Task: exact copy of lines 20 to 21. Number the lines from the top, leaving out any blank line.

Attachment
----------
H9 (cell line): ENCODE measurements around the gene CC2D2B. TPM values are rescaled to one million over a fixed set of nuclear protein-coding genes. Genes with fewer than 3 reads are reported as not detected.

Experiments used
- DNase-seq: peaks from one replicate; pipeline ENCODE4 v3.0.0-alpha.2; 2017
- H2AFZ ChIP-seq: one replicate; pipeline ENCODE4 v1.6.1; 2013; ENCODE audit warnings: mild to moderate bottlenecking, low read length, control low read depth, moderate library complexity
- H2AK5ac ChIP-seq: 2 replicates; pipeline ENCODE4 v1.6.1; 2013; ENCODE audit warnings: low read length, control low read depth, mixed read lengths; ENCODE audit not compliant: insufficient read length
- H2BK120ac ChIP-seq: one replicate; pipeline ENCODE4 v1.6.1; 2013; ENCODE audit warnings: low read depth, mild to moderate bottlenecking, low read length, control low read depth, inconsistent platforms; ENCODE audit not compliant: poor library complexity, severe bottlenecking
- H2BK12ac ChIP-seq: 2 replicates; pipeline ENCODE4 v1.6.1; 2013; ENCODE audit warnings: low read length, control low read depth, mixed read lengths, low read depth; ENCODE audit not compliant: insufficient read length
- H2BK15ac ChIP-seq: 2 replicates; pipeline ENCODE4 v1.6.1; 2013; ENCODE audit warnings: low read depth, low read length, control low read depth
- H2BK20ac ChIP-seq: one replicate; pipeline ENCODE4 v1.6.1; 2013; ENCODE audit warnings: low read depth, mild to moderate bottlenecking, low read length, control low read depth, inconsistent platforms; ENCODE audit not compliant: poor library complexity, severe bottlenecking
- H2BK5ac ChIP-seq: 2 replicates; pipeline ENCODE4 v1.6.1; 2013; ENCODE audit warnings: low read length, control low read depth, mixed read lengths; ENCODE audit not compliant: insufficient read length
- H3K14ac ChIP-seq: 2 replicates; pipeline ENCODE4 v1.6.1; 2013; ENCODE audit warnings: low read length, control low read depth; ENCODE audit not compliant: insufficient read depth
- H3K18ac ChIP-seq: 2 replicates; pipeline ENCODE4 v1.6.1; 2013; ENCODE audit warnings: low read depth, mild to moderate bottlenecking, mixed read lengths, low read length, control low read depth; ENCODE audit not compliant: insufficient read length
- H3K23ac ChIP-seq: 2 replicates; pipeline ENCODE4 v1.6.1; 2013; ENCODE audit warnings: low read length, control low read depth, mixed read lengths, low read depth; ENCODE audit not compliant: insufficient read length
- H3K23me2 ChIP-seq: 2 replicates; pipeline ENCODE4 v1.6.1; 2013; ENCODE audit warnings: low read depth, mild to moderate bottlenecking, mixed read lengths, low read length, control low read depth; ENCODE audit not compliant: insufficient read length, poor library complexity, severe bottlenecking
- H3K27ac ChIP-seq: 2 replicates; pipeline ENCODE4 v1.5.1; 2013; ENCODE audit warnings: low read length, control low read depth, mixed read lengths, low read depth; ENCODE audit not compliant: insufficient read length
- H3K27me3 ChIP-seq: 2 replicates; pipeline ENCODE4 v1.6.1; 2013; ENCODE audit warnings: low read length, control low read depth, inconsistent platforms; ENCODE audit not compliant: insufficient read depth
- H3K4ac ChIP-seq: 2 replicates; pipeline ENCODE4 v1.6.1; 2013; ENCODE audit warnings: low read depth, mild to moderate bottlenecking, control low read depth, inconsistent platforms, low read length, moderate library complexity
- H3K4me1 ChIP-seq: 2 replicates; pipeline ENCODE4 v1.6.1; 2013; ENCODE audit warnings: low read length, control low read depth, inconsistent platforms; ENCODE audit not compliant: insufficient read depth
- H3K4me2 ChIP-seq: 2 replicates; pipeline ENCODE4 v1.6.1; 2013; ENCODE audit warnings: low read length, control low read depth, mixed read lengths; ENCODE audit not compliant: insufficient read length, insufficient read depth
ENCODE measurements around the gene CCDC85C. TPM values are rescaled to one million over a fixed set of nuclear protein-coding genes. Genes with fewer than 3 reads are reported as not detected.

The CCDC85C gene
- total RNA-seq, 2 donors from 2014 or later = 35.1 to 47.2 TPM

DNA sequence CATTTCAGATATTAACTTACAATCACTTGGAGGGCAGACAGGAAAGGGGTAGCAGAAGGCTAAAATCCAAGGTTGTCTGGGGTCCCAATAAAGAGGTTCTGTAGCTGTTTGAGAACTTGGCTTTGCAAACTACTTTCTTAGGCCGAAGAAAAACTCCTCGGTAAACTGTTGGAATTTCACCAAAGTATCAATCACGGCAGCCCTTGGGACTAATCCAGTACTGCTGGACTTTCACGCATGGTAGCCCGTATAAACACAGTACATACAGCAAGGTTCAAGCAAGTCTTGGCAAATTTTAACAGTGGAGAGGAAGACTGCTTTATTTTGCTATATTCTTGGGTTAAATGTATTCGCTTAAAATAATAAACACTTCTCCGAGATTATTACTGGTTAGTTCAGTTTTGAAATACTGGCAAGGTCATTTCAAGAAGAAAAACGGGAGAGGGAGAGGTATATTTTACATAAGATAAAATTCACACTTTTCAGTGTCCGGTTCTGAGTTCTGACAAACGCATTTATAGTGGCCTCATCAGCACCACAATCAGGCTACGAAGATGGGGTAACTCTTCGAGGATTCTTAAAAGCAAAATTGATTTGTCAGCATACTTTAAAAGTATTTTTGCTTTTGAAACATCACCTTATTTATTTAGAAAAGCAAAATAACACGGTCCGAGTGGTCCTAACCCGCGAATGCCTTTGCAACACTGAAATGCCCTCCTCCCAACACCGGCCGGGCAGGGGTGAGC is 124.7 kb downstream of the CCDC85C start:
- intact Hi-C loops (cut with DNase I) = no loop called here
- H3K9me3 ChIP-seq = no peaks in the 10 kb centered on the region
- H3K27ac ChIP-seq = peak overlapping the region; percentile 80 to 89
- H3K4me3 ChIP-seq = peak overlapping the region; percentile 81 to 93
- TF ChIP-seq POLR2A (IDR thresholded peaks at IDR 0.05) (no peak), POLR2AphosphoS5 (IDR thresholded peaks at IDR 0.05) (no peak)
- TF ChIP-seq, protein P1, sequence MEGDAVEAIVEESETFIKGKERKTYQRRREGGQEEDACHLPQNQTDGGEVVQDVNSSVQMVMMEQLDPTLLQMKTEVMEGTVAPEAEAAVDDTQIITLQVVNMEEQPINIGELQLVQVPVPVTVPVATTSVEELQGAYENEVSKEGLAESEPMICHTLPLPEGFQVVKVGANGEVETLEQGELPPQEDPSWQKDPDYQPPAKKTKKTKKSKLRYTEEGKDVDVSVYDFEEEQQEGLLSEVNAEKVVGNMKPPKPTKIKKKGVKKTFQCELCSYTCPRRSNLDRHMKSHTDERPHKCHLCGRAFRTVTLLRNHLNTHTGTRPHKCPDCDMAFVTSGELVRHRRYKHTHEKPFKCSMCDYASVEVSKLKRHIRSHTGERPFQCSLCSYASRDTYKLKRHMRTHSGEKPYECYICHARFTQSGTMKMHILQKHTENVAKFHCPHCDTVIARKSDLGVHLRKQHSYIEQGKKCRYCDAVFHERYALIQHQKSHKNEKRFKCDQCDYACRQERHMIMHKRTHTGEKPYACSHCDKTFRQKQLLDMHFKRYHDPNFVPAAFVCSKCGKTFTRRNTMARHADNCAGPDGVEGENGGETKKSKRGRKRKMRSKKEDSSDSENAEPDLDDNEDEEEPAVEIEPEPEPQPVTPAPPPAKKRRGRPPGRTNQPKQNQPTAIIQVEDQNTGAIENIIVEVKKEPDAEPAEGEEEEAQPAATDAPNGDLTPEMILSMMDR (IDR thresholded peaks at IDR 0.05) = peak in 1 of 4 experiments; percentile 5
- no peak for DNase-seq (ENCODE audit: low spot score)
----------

ENCODE measurements around the gene CCDC85C. TPM values are rescaled to one million over a fixed set of nuclear protein-coding genes. Genes with fewer than 3 reads are reported as not detected.

The CCDC85C gene